three beats on a snare drum . . . then into a funky bass beat.
that’s how the beginning of michael jackson’s “wanna be startin’ something” begins – if you know the song, then you’ll instantly recognize those three drum beats.
appropriately enough, wanna be startin’ something is the first song in the new movie “this is it” which features footage from the practices that were going to lead up to michael jackson’s last concert series to be held at london’s o2 arena, well right now.
first a little background – i don’t know if i would describe myself as a michael jackson fan. like countless other people, i own many of his albums (thriller on vinyl, bad on cassette, off the wall, history and the essential on both cds and downloaded) and 99% of his pre-black or white catalog will get me off my butt and grooving. but i also grew up right in the time of his strangeness – from neverland ranch to his marriage to debbie rowe to his strange public appearances, ever-worsening plastic surgery; and then of course there was the accusations and the child molestation trial.*
each of those public forays, he appeared confused, weak, strange, fragile and unaware of who he was, what he was doing and his place in the world. he became much more than the most gifted pop musician of all time, he became the defining character of the weird weird celebrity world and somewhere, the music was overlooked.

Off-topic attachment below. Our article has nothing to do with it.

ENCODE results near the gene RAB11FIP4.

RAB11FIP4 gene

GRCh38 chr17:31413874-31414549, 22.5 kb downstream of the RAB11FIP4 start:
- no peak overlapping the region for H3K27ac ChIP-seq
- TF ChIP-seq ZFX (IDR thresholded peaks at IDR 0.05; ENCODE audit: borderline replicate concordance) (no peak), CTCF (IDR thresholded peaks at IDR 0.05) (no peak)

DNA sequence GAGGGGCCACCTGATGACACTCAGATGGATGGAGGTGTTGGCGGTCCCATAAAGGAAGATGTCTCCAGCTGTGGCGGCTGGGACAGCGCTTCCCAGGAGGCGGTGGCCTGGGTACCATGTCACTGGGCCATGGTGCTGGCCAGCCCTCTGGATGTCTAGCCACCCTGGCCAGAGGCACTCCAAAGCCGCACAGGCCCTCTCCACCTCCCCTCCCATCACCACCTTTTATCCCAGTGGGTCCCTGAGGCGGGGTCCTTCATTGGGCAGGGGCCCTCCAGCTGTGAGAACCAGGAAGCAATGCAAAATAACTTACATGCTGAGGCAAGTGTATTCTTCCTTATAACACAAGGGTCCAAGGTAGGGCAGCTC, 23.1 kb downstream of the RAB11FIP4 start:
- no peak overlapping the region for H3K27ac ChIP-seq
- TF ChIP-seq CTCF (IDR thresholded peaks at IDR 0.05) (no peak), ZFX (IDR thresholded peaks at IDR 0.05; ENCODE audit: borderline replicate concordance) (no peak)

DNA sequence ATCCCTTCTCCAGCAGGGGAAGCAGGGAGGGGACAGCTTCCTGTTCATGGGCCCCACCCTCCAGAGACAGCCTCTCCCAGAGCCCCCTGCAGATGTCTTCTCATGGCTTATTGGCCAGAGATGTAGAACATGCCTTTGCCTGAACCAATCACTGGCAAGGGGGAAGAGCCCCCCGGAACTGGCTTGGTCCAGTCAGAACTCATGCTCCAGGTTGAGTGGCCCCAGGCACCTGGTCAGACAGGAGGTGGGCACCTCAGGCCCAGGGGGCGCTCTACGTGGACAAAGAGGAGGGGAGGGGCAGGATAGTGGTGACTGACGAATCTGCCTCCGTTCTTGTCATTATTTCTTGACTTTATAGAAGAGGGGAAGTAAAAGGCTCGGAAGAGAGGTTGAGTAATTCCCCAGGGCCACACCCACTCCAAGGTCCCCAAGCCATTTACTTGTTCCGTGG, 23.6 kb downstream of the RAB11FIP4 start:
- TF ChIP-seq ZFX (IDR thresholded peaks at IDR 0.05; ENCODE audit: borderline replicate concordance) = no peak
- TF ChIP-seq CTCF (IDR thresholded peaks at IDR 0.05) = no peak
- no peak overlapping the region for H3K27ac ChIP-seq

and it was
great amazing music. the entire thriller album is pop music genius. off the wall is funkiness with the groove of disco. bad has a number of excellent tracks.
so if you are a fan of jackson’s music, it’s nigh impossible to see this movie and not start tapping your foot or smiling or grooving in as he hits familiar pleasure spots with mega hits like thriller, human nature, beat it and smooth criminal. additionally, you get to see an unpolished behind-the-scenes michael who, like his dancers and singers and musicians, are really working incredibly hard to pull of an entertainment spectacle. and you can see just from the practices that these shows would have been the standard with which all future concerts would have been judged.
but more than the music, the movie shines a spotlight back on jackson the performer, and forgets (or conveniently edits out if you believe the conspiracies) jackson the strange, jackson the deviant, and all we are left with, through this movie, is memories of the music and the dancing. throughout the rehearsals, jackson is a focused driven perfectionist, always seeking to better create the show for the audience. hold the melody for two more bars here, let the mood simmer for 4 more counts there, slow the tempo down a little here. he’s not only the consummate showman, but he has worked hard on his craft and he wants to show it off to his fans.
the movie is both uplifting in that we get to see jackson at his finest once more, and sad, knowing what would’ve been had he not tragically overdosed.
*i don’t mean to brush over this or just ignore it, but the fact of the matter is i have no idea what happened in those bedrooms.